A question asked by chiyo_no_saru
Who were you in high school? How's that different from who you are now?
I was Shy Girl. I was Quiet Girl. I was Tiny Girl. I was Geek Girl. I was Book Girl. I was Writer Girl. I was the girl who worked the hardest but wasn't popular, except when it came to my writing powers. I was the shortest, skinniest girl in my class of forty-seven kids, in a school of maybe six hundred -- and that included the middle school. My hair was wild and down to my waist. I hated jeans, and wore slacks or leggings. I hid behind long baggy tee shirts of dark, earthy colors, and my hair. I wore flat boots because I was scared of wearing heels; I wore lifts and orthotics, and walked with a noticable limp. I didn't have acne. I kept my head down. I always carried around a paperback fiction book.
I was constantly teased, mocked, ridiculed -- unless it was about my writing. Everyone loved my writing. I submitted stories and poems to the school magazine every year. I was the spelling bee champion for my class, despite the fact that my class never won first place because I always choked on that last word. I was the best in the school in language, grammar, vocabulary, spelling, reading, writing. My math grades were atrocious; I had severe dyscalculia, and they passed me out of pity and the realization that my language, writing and reading skills were so genius and extraordinary that they couldn't hold me back.
In gym class, I couldn't play sports and the teachers understood my cerebral palsy, so every gym class I went down to the weight room, unless it was something I could play, like badminton or floor exercises. My only health concerns were cerebral palsy and sciatica. Physical therapy every week. I was the only disabled student in the school.
I was a loner. I didn't trust the popular kids not to make fun of me. My only real friend in school was the class misfit, Cindy, who had a violent temper. She and I had almost nothing in common except for our love of making up stories. We loved TMNT and X-Men and Mighty Ducks, and we wrote fanfiction before it was called fanfiction. She was very religious, first Catholic then born-again Christian, while I was agnostic bordering on pagan. I think we became friends because she made me laugh and I helped her be more creative.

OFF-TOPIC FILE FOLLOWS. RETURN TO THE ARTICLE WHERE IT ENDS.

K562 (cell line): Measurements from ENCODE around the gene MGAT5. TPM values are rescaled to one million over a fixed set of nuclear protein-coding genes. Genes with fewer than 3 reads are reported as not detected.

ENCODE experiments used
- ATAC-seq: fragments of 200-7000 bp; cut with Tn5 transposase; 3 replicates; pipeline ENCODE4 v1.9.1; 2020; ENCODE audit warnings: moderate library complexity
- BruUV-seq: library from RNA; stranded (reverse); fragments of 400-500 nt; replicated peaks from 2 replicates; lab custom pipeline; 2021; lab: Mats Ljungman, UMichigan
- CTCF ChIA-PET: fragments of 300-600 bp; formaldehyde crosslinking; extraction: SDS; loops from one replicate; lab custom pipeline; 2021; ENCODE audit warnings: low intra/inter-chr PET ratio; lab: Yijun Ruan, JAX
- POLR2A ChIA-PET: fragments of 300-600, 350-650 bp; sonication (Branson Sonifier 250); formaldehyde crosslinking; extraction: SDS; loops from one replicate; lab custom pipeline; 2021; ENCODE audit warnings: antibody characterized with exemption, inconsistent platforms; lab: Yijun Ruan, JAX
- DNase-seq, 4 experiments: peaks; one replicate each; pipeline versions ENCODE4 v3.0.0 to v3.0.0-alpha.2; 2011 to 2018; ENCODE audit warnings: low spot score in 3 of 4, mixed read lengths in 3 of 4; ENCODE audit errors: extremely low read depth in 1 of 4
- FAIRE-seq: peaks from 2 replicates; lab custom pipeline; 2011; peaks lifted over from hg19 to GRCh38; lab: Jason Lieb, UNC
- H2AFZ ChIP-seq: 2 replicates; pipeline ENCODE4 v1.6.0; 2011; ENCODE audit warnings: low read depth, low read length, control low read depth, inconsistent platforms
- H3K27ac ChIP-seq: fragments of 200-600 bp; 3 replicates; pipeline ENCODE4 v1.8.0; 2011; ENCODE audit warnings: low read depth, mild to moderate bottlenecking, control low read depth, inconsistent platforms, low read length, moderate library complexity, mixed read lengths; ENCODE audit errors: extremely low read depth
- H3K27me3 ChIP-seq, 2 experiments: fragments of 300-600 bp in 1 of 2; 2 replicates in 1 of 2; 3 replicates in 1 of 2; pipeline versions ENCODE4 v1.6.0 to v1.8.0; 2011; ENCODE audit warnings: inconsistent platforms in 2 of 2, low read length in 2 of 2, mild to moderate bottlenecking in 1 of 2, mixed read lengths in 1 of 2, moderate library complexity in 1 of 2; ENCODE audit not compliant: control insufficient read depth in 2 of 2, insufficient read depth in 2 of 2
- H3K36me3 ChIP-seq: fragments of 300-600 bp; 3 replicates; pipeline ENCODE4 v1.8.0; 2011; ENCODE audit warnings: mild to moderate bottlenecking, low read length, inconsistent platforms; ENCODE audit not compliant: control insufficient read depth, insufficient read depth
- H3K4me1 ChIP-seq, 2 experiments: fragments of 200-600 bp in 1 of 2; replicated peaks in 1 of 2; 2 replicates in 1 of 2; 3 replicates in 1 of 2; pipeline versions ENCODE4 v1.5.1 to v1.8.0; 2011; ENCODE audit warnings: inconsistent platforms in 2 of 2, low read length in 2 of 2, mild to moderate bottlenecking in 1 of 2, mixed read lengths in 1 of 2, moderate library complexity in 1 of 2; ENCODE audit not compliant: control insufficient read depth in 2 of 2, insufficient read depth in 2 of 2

Throughout it all, I had my true best friend, David Damar Diamond, who went to a different school. From the ages of 13 to 17, we where there for each other. We were each other's first tentative almost-lovers. When I had nobody else, I had Damar. He's been dead for eight years now, but I still have him, you know?
Eventually, in senior year, I opened up more. I did become friends with some of the other girls. Particularly Erin, who was friendly with everyone. But then graduation came, and we all went our separate ways. I still miss the guidance counselor, Art Cleveland. He died recently. He was wonderful and hysterical.
I went on to SUNY Purchase -- and it was like stepping out into sunlight after a lifetime in a cave. It was so overwhelming and amazing. The first boy I made friends with, Stuart, became my boyfriend for a month or two, then back to my friend. The first girl I became friends with, Corinne, stayed my friend until graduation. And through her I met all those other friends.
And through one of those friends, I met the man who would be my husband.
It took me so many years to break down all those walls, those glass walls, to tell myself it was okay to let people in, to let people love me. The withdrawn, insecure child blossoming into the woman she needed to be who almost wasn't.
And even now, ten years after I first stepped onto that college campus, I think, "Oh my gods, all these friends. All these people want to be my friends. All these people -- they love me. Love me. They don't care that I'm weird. They're even weirder. They understand. They know me."
All you people, all you friends, my gods, you are extraordinary, you have no idea what you mean to me. I've never known anyone weirder, more wonderful, more beautiful, more brilliant. I love you, my friends.